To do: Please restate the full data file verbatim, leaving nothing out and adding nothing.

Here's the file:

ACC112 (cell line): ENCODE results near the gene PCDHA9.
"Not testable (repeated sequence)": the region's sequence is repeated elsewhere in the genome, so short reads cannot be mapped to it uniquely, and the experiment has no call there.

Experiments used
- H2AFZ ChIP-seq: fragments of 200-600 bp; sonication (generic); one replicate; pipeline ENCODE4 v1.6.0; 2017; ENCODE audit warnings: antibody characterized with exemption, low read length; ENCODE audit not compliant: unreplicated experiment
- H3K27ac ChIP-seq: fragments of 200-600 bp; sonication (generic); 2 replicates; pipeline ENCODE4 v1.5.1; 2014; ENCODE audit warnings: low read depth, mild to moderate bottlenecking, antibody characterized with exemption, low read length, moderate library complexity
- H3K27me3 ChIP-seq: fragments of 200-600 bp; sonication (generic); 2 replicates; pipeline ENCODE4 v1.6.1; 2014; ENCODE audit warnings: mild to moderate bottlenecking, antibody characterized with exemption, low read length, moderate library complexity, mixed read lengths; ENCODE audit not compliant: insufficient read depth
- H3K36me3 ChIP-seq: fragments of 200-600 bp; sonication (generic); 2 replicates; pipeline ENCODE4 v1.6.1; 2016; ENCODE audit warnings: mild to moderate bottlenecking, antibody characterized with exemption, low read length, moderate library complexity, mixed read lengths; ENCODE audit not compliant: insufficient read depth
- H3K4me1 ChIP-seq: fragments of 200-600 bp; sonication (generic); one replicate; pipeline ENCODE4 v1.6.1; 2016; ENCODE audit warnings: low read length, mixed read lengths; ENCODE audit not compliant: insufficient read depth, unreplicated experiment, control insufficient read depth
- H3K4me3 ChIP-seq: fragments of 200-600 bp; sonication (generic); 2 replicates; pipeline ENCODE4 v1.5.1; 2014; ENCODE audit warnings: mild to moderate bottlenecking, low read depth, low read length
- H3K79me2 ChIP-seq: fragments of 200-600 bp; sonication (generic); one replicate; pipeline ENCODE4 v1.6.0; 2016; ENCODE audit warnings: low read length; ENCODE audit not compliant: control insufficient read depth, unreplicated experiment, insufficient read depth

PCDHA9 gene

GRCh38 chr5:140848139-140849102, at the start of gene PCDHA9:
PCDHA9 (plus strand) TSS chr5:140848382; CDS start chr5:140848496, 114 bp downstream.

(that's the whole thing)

ACC112 (cell line): ENCODE results near the gene PCDHA9.
"Not testable (repeated sequence)": the region's sequence is repeated elsewhere in the genome, so short reads cannot be mapped to it uniquely, and the experiment has no call there.

Experiments used
- H2AFZ ChIP-seq: fragments of 200-600 bp; sonication (generic); one replicate; pipeline ENCODE4 v1.6.0; 2017; ENCODE audit warnings: antibody characterized with exemption, low read length; ENCODE audit not compliant: unreplicated experiment
- H3K27ac ChIP-seq: fragments of 200-600 bp; sonication (generic); 2 replicates; pipeline ENCODE4 v1.5.1; 2014; ENCODE audit warnings: low read depth, mild to moderate bottlenecking, antibody characterized with exemption, low read length, moderate library complexity
- H3K27me3 ChIP-seq: fragments of 200-600 bp; sonication (generic); 2 replicates; pipeline ENCODE4 v1.6.1; 2014; ENCODE audit warnings: mild to moderate bottlenecking, antibody characterized with exemption, low read length, moderate library complexity, mixed read lengths; ENCODE audit not compliant: insufficient read depth
- H3K36me3 ChIP-seq: fragments of 200-600 bp; sonication (generic); 2 replicates; pipeline ENCODE4 v1.6.1; 2016; ENCODE audit warnings: mild to moderate bottlenecking, antibody characterized with exemption, low read length, moderate library complexity, mixed read lengths; ENCODE audit not compliant: insufficient read depth
- H3K4me1 ChIP-seq: fragments of 200-600 bp; sonication (generic); one replicate; pipeline ENCODE4 v1.6.1; 2016; ENCODE audit warnings: low read length, mixed read lengths; ENCODE audit not compliant: insufficient read depth, unreplicated experiment, control insufficient read depth
- H3K4me3 ChIP-seq: fragments of 200-600 bp; sonication (generic); 2 replicates; pipeline ENCODE4 v1.5.1; 2014; ENCODE audit warnings: mild to moderate bottlenecking, low read depth, low read length
- H3K79me2 ChIP-seq: fragments of 200-600 bp; sonication (generic); one replicate; pipeline ENCODE4 v1.6.0; 2016; ENCODE audit warnings: low read length; ENCODE audit not compliant: control insufficient read depth, unreplicated experiment, insufficient read depth

PCDHA9 gene

GRCh38 chr5:140848139-140849102, at the start of gene PCDHA9:
PCDHA9 (plus strand) TSS chr5:140848382; CDS start chr5:140848496, 114 bp downstream.